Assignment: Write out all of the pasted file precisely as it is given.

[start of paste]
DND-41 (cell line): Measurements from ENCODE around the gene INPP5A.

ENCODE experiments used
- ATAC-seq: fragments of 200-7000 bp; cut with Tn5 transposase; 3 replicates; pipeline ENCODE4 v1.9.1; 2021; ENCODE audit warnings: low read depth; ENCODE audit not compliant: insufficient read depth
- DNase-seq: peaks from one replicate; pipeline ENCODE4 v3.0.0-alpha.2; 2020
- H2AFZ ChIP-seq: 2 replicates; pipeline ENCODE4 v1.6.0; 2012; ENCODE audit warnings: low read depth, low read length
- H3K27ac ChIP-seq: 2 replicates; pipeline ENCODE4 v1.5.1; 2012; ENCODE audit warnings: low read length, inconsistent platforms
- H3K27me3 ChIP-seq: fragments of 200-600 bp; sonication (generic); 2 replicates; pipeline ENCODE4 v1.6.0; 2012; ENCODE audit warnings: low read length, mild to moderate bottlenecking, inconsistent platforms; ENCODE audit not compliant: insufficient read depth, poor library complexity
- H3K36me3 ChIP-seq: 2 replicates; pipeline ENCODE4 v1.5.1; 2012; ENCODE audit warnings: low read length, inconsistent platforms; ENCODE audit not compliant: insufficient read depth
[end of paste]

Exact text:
DND-41 (cell line): Measurements from ENCODE around the gene INPP5A.

ENCODE experiments used
- ATAC-seq: fragments of 200-7000 bp; cut with Tn5 transposase; 3 replicates; pipeline ENCODE4 v1.9.1; 2021; ENCODE audit warnings: low read depth; ENCODE audit not compliant: insufficient read depth
- DNase-seq: peaks from one replicate; pipeline ENCODE4 v3.0.0-alpha.2; 2020
- H2AFZ ChIP-seq: 2 replicates; pipeline ENCODE4 v1.6.0; 2012; ENCODE audit warnings: low read depth, low read length
- H3K27ac ChIP-seq: 2 replicates; pipeline ENCODE4 v1.5.1; 2012; ENCODE audit warnings: low read length, inconsistent platforms
- H3K27me3 ChIP-seq: fragments of 200-600 bp; sonication (generic); 2 replicates; pipeline ENCODE4 v1.6.0; 2012; ENCODE audit warnings: low read length, mild to moderate bottlenecking, inconsistent platforms; ENCODE audit not compliant: insufficient read depth, poor library complexity
- H3K36me3 ChIP-seq: 2 replicates; pipeline ENCODE4 v1.5.1; 2012; ENCODE audit warnings: low read length, inconsistent platforms; ENCODE audit not compliant: insufficient read depth